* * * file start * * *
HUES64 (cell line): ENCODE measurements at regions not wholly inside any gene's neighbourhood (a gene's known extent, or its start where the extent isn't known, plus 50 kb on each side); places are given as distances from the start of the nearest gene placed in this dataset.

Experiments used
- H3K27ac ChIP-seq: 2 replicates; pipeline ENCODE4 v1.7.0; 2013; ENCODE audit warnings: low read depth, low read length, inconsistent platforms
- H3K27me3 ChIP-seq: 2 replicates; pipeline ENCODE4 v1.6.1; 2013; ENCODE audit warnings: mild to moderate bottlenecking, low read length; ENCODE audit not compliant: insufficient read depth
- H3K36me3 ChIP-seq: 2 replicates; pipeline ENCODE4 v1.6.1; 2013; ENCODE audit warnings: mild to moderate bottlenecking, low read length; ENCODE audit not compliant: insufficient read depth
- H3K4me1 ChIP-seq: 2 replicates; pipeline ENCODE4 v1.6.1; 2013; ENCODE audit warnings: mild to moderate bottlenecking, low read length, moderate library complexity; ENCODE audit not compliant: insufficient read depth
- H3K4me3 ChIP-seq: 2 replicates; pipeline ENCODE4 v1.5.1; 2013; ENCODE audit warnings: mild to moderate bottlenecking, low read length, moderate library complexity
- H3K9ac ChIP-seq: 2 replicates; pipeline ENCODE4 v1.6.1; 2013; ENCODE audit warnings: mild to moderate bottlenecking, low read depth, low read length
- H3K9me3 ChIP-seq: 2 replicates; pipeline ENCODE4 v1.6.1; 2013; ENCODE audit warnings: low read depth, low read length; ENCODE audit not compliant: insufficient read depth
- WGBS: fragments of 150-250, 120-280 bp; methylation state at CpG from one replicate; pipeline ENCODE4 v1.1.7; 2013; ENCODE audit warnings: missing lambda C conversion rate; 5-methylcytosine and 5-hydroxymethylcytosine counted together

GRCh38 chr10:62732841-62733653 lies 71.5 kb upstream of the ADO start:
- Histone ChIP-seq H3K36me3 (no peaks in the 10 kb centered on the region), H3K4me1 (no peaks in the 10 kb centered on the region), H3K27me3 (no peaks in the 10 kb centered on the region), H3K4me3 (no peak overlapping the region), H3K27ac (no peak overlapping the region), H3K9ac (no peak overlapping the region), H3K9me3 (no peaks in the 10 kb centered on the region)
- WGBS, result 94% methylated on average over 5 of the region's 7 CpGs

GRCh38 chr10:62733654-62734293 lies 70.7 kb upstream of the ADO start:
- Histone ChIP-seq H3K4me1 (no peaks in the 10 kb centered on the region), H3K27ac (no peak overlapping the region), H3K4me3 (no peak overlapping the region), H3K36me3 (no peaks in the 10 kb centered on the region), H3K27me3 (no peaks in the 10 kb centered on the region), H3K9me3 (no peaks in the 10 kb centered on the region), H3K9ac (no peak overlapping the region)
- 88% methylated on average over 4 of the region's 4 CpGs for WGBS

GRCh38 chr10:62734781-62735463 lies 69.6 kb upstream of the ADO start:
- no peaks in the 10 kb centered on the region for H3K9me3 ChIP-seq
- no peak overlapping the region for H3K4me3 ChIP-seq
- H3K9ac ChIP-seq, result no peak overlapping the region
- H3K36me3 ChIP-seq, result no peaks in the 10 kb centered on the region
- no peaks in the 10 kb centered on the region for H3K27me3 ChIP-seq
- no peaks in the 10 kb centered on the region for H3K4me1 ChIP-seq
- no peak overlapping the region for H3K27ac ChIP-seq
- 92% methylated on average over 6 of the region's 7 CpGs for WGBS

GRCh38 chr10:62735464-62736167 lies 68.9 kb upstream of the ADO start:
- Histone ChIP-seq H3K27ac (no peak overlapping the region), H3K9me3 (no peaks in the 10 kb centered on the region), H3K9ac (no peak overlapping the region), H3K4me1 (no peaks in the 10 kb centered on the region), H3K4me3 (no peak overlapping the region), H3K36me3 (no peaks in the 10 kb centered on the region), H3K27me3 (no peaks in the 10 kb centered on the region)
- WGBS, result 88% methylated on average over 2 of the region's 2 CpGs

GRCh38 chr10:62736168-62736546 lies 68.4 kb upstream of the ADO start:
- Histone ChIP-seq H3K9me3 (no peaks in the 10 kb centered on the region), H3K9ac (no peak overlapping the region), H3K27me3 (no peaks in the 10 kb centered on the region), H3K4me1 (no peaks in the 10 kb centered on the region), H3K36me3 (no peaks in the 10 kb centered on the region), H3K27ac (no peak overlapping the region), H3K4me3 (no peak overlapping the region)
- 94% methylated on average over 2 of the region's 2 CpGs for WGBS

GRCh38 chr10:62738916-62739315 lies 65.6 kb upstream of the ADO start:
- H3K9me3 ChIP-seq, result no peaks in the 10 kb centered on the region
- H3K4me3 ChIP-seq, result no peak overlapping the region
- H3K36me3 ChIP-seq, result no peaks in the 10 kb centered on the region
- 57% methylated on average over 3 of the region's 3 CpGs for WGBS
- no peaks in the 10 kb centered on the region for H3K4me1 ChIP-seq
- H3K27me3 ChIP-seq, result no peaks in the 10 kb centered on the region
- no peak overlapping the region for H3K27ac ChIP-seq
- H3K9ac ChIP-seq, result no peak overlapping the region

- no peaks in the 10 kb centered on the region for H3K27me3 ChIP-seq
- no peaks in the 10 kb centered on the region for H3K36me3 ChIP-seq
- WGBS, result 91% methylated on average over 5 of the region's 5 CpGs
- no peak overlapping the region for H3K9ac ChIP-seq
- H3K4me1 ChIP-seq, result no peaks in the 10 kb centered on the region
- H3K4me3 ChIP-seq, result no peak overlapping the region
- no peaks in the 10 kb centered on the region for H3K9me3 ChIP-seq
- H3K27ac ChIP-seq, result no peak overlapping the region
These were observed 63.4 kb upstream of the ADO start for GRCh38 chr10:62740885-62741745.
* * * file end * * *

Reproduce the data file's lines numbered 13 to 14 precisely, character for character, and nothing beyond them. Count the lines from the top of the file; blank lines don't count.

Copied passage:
- WGBS, result 94% methylated on average over 5 of the region's 7 CpGs

GRCh38 chr10:62733654-62734293 lies 70.7 kb upstream of the ADO start: